Is Trump's tweet about delaying the election because of universal mail-in ballot fraud justified?
Health concerns arising from the COVID-19 outbreak have affected many aspects of our lives, including the voting process. Some states postponed their primaries while others maintained their schedule. Democrats ardently endorse voting by mail for the upcoming November's Presidential Election. But as President Trump tweeted, this would result in a fraudulent and inaccurate election.
This concern is justified because of many reasons, including the chief about the possible delay resulting from mail-in ballot fraud, including lost ballots, which would likely render it impossible to determine who the election winner is. As pointed out by Trump campaign's national press secretary, Hogan Gidley, New York saw such a delay in their June primary. President Trump raises a genuine concern regarding the chaos created by a left-leaning media insistent on mail-in voting.
Fraud risks include registered voters receiving a ballot regardless of whether or not they asked for it. According to a vote-by-mail experiment carried out by CBS, ballots arrived one week later, and 3% were missing from the P.O. Box. 3% of eligible U.S. voters (for example, Baby Boomers and Millennials made up an estimated 119 million of the electorate in 2016) is nearly 4 million votes potentially lost.
As pointed out by MIT Election Data and Science Lab, 'even many scholars who argue that fraud is generally rare agree that fraud with voting by mail seems to be more frequent than with in-person voting.' Another inherent risk involves voter impersonation and illegitimacy since the ballot is cast by mail—so there's no proof if the vote actually belongs to that voter. Possibly the best alternative would be to delay the election until people can cast their votes safely.
Trump's claims about mail-in ballot fraud have been shown to be completely unfounded. As Calvin Woodward wrote for A.P., 'Trump has persistently theorized about rigged elections and never supported those theories with facts.' For starters, voter fraud is rare in the U.S., both generally speaking and with mail-in ballots specifically. It also seems worth noting that several Trump administration members, including Trump himself, have used mail-in ballots themselves in the past, which implies that even he doesn't believe these allegations, and that this could potentially be an attempt to keep citizens from voting. This may seem like an extreme accusation, but one should consider reports of 'disappearing mailboxes,' and admissions of actions that 'undermine' the USPS.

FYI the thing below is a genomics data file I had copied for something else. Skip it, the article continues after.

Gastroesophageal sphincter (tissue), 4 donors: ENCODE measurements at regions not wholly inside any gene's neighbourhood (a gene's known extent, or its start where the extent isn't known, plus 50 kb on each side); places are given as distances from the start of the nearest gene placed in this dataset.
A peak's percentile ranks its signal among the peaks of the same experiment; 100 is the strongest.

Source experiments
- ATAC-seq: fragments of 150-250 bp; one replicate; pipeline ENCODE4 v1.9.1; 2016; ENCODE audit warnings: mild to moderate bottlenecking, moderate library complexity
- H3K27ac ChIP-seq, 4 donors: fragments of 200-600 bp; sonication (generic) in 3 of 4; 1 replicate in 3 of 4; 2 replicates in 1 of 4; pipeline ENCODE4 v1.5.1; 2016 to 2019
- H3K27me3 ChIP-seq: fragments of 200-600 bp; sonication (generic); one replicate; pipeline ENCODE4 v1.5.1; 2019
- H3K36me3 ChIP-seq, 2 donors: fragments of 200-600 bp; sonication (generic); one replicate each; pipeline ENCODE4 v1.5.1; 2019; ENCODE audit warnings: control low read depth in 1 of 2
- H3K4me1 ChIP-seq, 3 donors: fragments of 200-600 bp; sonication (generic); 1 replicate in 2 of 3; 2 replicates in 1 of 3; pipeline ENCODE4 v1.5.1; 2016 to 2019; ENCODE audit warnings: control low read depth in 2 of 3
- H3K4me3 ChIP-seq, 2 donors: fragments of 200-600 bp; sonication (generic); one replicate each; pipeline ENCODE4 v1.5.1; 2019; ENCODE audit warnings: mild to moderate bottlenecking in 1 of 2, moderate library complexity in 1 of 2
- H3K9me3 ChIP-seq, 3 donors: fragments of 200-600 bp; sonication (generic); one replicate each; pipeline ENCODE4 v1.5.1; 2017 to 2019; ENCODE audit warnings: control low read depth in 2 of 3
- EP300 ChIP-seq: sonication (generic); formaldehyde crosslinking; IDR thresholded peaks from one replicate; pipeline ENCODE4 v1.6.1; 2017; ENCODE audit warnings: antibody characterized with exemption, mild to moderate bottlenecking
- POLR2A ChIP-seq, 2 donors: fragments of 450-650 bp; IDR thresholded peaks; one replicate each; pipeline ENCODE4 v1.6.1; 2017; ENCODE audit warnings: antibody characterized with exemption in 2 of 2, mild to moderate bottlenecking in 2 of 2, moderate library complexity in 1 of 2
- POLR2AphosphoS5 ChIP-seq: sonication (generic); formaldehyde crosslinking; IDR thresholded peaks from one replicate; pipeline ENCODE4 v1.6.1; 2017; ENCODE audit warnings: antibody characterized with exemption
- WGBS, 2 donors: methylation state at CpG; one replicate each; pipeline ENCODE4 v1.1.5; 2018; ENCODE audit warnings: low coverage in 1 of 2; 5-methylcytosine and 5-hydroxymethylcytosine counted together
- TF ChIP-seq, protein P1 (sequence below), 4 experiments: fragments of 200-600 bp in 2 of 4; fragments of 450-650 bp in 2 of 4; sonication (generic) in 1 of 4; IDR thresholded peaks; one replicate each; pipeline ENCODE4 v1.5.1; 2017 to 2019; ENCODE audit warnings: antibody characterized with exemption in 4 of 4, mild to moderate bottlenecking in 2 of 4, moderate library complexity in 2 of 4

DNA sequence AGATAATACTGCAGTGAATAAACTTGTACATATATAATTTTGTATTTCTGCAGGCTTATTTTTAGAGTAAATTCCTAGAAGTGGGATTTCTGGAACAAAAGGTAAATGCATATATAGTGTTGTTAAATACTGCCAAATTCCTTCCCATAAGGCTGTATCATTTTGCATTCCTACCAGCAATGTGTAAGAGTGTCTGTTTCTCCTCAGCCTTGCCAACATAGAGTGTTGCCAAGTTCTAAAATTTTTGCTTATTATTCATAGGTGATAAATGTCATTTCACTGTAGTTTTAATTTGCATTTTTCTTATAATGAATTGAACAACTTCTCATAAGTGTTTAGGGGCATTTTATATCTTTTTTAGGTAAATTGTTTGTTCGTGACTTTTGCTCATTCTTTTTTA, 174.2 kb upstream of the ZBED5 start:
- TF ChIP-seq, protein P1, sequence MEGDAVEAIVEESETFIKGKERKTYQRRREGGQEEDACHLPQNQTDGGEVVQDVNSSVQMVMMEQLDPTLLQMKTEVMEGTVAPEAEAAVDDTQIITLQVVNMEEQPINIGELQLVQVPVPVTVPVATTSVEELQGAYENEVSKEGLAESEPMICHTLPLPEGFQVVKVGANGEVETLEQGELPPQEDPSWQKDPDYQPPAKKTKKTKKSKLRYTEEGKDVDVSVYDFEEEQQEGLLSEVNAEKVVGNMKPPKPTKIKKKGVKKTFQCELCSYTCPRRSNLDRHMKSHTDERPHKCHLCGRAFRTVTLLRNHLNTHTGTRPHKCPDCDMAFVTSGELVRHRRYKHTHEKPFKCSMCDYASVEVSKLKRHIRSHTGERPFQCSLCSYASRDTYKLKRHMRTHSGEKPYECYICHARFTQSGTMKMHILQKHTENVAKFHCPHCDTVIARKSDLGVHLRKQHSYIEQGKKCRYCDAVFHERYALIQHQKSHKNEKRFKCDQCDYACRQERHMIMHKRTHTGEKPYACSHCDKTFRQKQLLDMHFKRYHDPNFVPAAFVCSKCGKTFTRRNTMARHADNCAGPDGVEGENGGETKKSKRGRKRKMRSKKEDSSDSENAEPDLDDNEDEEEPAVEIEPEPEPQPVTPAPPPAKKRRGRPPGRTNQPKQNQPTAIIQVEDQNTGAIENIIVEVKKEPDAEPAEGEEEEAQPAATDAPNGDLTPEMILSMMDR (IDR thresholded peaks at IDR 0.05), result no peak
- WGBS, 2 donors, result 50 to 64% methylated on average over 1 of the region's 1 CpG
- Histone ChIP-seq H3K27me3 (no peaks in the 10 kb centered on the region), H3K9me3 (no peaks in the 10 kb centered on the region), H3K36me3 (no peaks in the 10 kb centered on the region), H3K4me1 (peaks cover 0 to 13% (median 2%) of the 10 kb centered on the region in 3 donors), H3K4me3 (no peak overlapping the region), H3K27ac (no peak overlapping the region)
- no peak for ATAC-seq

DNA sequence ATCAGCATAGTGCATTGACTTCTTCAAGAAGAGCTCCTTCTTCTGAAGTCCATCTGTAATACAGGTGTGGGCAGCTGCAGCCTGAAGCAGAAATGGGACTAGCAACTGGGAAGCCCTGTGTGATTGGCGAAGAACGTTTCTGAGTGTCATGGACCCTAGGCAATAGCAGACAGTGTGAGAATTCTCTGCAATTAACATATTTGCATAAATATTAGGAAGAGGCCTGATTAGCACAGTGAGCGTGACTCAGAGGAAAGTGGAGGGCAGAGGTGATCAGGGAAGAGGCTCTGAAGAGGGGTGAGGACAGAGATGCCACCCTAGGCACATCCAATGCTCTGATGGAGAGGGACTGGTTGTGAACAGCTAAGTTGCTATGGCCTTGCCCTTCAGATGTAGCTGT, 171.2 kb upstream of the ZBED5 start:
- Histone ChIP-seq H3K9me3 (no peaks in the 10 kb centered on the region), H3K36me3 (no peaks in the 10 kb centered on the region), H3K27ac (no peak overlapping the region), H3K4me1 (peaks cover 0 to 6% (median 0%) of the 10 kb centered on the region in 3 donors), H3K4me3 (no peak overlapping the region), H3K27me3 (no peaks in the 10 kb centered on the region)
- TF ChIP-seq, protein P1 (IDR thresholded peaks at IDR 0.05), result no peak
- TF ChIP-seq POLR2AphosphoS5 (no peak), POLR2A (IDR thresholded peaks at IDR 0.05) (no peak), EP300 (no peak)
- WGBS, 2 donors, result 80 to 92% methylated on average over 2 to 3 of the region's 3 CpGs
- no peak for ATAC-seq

Furthermore, a delay of the election day requires an act of Congress, a fact which the president, and his allies backing him on this, should realize. Members of Congress themselves do not seem to support the idea of moving the election day, another fact which should be no secret to the administration. This raises concerns the whole debacle could be an attempt to delegitimize the election in voters' eyes and discourage voting. Even more concerning is the thought Trump may try to use this as an excuse not to leave office if he loses in November. Again, this may seem extreme, but Trump has made several moves that suggest he may believe it isn't out of the question. The fact that Trump himself has previously used mail-in ballot voting and poses a perceived threat to democracy for some, voting should proceed via mail-in ballots this November.
- On July 30, Trump tweeted that universal mail-in voting would make the 2020 election the most “inaccurate and fraudulent” in history.
- A Stanford University study found that between 1996 to 2018 participation rose 2 percentage points in three states that rolled out universal voting by mail.
- In the 2016 US presidential election, nearly one quarter of votes were cast by post; that number is expected to rise for the 2020 election.
- According to a 2017 study by the Brennan Center for Justice, the rate of voting fraud overall in the US is between 0.00004% and 0.0009%.